M. Eugene Boring, of Texas Christian University, has written that the Gospel of Matthew “is not intended as halakha, a rule for life, but to stimulate imagination and personal responsibility.”  Prof Boring, referring to the teaching of Jesus we heard last week – you are salt, you are light – says we are not being tasked with becoming more salty or more bright – we are instead to accept that this is what we are already as Christians in community.

Again, then, this isn’t about obedience in the sense of following rules, but in the sense of listening to God, paying close attention, and considering what God’s word means for our lives and our life together. 

Today, Jesus talks about the ancient rules and laws about murder and adultery and divorce – but he takes them much farther than simply behaving in a particular way.  He places them in our hearts, at the root of intention.

We cannot always help ourselves with respect to emotion: anger, attraction, desire.  If we try and fail, we might feel guilty or unworthy or despairing – and if we try and succeed, we might feel superior or proud.  This isn’t what Jesus is about; he isn’t trying to torture us by demanding the impossible. 

He’s inviting us to choose the life that God offers – a life where in our hearts there is peace that God gives, not that we create through our own effort, peace that we accept, when we accept that God gives enough, all that we need.

“You have heard it said, “you shall not murder,” but I say to you, that if you are angry…you will be liable to judgment.”

Sounds harsh, doesn’t it.  We do get angry, sometimes with a brother or sister, sometimes with someone we hardly know, sometimes with someone we don’t know at all but perceive as a threat to ourselves or to someone or something we hold dear.  Even more, Jesus sayd, do not approach the altar with your offering without first making peace.  That sounds almost impossible, especially if the other doesn’t desire peace.

Here again, Boring makes an interesting suggestion:  Jesus is exaggerating to the point of absurdity to make a point.  That point is, that everything – our actions and our thoughts are all before God.  That’s in our opening prayer – “Almighty God, to you all hearts are open, all desires known, and from you no secrets are hid: Cleanse the thoughts of our hearts by the inspiration of your Holy Spirit, that we may perfectly love you, and worthily magnify your holy Name….”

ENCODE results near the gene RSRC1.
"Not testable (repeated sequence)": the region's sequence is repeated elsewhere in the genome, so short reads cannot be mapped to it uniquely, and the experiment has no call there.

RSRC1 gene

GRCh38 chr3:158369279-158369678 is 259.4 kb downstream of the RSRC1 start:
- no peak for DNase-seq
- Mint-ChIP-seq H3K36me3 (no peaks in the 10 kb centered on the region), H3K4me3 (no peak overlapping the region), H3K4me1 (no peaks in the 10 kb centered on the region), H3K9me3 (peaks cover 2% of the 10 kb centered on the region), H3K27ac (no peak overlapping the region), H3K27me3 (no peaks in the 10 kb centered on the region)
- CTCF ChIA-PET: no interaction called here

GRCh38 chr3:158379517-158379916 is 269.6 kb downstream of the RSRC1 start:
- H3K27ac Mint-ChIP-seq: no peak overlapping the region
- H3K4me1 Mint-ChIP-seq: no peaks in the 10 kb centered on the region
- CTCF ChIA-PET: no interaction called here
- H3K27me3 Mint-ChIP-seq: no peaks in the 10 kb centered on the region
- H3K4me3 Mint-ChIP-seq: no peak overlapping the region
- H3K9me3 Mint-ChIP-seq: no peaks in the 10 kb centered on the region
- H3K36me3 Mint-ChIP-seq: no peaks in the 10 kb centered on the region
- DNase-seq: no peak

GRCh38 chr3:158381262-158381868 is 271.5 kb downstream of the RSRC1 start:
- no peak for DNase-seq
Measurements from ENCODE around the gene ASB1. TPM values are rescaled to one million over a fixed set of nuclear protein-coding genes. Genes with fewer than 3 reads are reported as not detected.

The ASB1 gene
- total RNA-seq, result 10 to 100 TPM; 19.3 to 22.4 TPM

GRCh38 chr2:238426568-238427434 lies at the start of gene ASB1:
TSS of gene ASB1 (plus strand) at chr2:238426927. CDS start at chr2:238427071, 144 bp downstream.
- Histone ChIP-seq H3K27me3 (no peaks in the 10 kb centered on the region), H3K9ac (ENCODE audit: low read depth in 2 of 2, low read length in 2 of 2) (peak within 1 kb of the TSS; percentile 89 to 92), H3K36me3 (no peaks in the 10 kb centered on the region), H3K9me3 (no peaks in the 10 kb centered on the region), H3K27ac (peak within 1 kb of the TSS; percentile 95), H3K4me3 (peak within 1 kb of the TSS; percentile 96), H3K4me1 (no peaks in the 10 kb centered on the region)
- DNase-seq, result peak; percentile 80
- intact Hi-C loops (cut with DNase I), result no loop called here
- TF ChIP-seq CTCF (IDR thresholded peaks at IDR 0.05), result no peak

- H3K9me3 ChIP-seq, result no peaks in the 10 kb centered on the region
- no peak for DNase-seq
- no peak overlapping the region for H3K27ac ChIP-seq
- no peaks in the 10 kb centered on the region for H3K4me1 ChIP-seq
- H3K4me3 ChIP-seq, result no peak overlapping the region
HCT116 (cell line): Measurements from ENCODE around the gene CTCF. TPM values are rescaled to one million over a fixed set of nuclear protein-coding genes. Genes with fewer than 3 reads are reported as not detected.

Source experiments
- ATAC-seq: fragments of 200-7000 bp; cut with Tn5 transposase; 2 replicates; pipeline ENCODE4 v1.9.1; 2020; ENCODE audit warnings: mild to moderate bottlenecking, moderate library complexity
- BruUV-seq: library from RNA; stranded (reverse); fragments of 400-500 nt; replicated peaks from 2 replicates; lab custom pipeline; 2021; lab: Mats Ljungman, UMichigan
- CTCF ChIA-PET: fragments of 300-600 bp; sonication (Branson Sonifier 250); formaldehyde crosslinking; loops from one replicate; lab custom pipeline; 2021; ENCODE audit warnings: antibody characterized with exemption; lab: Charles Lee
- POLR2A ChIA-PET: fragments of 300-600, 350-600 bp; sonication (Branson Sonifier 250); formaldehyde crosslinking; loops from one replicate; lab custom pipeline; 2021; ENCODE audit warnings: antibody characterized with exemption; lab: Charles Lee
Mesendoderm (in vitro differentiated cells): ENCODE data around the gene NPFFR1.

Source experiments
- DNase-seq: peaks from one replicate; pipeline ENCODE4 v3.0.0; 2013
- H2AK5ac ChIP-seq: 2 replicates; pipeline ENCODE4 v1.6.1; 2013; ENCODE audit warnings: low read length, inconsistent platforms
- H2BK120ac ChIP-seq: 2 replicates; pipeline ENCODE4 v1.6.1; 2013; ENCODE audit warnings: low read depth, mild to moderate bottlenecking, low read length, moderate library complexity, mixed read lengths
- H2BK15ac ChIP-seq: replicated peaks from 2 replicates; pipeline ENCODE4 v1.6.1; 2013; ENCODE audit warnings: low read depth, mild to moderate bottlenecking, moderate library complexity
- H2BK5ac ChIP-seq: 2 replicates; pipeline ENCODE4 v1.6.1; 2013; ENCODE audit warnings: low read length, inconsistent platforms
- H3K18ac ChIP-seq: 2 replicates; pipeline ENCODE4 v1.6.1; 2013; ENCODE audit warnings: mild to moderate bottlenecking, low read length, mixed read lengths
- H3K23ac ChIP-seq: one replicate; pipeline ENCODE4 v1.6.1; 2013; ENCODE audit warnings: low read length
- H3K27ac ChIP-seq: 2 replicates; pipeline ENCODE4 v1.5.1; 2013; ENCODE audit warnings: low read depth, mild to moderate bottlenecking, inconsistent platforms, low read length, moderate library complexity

So whether it’s our behavior or our thoughts, God knows, and God still loves us when we fail, and still invites us into communion with God and one another.  But God does not want us to forget that we are God’s people and God expects us to live that truth in our daily rounds.

These are not laws and rules to be applied; they are the truths in which we live, in the rough and tumble of life, as Boring puts it, as Moses puts it, as the Psalmist puts it, and as Paul puts it. 

We are the salt of the earth; we are the light of the world; we are more than we fear, more than we know, more than we dare hope, because God has said it. 

We are community. We are joined, one, with Christ and one another, and there is no escape, because this is the way of God of which we are a part.  Thanks be to God.

So, in answer to the question I posed earlier: “Is our faith about doing or is it about being?” – all I can say is “Yes.  Yes it is.” 

  January 2018